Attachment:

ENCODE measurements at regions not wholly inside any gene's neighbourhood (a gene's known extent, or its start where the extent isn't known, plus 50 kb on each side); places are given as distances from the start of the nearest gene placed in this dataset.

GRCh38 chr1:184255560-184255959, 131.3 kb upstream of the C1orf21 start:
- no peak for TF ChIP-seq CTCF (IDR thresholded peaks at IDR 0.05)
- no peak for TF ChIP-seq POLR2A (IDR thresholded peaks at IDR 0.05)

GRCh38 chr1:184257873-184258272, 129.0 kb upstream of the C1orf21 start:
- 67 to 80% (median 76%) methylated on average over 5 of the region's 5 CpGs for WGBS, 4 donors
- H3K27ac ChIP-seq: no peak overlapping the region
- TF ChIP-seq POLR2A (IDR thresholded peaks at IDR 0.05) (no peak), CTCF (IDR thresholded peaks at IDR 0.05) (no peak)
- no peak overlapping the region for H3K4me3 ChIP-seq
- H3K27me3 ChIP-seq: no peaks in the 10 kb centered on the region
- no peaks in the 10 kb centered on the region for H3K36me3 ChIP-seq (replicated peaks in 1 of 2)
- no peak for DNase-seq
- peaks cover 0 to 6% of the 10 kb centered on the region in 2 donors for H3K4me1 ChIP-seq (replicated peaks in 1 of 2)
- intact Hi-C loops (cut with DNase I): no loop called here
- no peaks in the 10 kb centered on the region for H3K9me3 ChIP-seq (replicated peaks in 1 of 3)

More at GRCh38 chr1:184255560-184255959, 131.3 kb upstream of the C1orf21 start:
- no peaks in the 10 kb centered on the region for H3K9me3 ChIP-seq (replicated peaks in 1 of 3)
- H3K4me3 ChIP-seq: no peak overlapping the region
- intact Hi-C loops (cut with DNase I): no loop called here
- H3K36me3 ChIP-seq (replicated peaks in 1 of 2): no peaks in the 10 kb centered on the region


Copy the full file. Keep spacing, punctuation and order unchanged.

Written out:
ENCODE measurements at regions not wholly inside any gene's neighbourhood (a gene's known extent, or its start where the extent isn't known, plus 50 kb on each side); places are given as distances from the start of the nearest gene placed in this dataset.

GRCh38 chr1:184255560-184255959, 131.3 kb upstream of the C1orf21 start:
- no peak for TF ChIP-seq CTCF (IDR thresholded peaks at IDR 0.05)
- no peak for TF ChIP-seq POLR2A (IDR thresholded peaks at IDR 0.05)

GRCh38 chr1:184257873-184258272, 129.0 kb upstream of the C1orf21 start:
- 67 to 80% (median 76%) methylated on average over 5 of the region's 5 CpGs for WGBS, 4 donors
- H3K27ac ChIP-seq: no peak overlapping the region
- TF ChIP-seq POLR2A (IDR thresholded peaks at IDR 0.05) (no peak), CTCF (IDR thresholded peaks at IDR 0.05) (no peak)
- no peak overlapping the region for H3K4me3 ChIP-seq
- H3K27me3 ChIP-seq: no peaks in the 10 kb centered on the region
- no peaks in the 10 kb centered on the region for H3K36me3 ChIP-seq (replicated peaks in 1 of 2)
- no peak for DNase-seq
- peaks cover 0 to 6% of the 10 kb centered on the region in 2 donors for H3K4me1 ChIP-seq (replicated peaks in 1 of 2)
- intact Hi-C loops (cut with DNase I): no loop called here
- no peaks in the 10 kb centered on the region for H3K9me3 ChIP-seq (replicated peaks in 1 of 3)

More at GRCh38 chr1:184255560-184255959, 131.3 kb upstream of the C1orf21 start:
- no peaks in the 10 kb centered on the region for H3K9me3 ChIP-seq (replicated peaks in 1 of 3)
- H3K4me3 ChIP-seq: no peak overlapping the region
- intact Hi-C loops (cut with DNase I): no loop called here
- H3K36me3 ChIP-seq (replicated peaks in 1 of 2): no peaks in the 10 kb centered on the region